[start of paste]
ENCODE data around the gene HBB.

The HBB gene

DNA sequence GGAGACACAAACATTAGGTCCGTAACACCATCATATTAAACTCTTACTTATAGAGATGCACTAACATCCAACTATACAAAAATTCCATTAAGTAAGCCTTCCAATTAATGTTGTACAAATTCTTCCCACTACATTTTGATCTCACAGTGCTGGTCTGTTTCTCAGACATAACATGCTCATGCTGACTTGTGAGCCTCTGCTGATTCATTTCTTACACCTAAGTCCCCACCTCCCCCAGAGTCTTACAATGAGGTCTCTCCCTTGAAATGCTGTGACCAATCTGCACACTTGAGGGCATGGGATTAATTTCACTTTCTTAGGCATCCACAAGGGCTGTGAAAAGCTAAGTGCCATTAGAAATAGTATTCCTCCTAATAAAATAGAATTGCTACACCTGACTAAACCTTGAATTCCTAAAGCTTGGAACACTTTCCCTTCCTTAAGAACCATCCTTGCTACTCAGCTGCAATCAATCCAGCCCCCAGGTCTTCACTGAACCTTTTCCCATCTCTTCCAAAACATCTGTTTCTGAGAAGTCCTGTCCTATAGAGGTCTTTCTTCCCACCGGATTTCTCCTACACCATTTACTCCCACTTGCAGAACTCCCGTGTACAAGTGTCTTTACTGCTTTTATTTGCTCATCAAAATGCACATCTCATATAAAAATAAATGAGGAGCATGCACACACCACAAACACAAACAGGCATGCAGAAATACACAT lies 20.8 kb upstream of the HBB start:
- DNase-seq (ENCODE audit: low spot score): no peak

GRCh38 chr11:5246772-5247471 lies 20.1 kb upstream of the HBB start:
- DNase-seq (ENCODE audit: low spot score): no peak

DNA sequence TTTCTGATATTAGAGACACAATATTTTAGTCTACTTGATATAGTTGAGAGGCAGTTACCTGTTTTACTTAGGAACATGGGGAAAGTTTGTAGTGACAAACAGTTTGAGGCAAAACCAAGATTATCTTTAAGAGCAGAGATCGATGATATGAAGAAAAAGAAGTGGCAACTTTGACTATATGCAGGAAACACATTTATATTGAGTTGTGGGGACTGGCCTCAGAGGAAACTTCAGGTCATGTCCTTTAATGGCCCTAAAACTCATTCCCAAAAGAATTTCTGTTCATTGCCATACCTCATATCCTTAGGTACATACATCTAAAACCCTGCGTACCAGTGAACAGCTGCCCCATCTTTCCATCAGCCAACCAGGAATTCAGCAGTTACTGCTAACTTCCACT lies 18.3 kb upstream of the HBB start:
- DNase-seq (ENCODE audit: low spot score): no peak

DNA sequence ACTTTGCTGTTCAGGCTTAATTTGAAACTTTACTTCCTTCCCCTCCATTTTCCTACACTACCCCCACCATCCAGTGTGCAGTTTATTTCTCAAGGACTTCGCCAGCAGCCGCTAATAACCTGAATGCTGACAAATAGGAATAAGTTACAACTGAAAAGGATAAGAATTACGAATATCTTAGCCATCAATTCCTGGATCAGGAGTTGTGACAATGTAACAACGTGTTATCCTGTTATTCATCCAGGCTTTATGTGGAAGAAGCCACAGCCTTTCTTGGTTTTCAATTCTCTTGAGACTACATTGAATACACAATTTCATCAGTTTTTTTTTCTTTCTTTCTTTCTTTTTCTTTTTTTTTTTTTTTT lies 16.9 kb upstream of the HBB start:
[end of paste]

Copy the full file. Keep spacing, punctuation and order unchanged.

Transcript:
ENCODE data around the gene HBB.

The HBB gene

DNA sequence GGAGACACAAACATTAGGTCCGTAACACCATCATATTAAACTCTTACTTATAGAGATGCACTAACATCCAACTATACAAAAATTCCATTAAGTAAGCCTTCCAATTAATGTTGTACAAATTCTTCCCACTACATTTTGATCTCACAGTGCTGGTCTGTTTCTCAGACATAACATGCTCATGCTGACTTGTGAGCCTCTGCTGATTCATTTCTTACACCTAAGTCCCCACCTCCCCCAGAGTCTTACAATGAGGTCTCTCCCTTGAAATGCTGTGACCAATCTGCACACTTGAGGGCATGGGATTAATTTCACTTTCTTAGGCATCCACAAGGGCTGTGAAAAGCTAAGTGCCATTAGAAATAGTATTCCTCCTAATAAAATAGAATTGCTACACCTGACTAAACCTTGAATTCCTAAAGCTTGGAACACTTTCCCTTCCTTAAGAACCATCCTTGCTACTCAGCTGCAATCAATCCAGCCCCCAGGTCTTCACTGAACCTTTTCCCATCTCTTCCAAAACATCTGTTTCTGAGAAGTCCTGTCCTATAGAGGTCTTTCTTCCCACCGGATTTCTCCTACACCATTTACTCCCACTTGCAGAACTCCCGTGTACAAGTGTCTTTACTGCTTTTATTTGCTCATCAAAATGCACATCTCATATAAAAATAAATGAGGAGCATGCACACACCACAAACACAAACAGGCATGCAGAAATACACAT lies 20.8 kb upstream of the HBB start:
- DNase-seq (ENCODE audit: low spot score): no peak

GRCh38 chr11:5246772-5247471 lies 20.1 kb upstream of the HBB start:
- DNase-seq (ENCODE audit: low spot score): no peak

DNA sequence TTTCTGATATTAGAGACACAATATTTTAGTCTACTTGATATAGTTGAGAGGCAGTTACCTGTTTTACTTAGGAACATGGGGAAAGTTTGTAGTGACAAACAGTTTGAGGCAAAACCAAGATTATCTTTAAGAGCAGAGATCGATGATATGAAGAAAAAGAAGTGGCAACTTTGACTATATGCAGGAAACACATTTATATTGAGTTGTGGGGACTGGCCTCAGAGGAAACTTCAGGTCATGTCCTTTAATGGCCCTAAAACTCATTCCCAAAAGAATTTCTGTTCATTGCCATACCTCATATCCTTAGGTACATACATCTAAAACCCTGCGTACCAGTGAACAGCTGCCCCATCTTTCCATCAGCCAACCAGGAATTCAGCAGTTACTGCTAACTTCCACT lies 18.3 kb upstream of the HBB start:
- DNase-seq (ENCODE audit: low spot score): no peak

DNA sequence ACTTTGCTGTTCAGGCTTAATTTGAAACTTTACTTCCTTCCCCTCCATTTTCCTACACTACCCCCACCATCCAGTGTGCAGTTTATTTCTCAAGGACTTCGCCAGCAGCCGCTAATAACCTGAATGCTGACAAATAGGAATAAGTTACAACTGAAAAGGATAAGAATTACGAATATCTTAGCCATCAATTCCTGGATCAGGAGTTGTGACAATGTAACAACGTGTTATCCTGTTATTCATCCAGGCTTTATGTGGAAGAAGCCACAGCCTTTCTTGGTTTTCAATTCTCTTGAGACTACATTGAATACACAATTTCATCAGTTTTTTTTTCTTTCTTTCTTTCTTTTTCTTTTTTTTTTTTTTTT lies 16.9 kb upstream of the HBB start: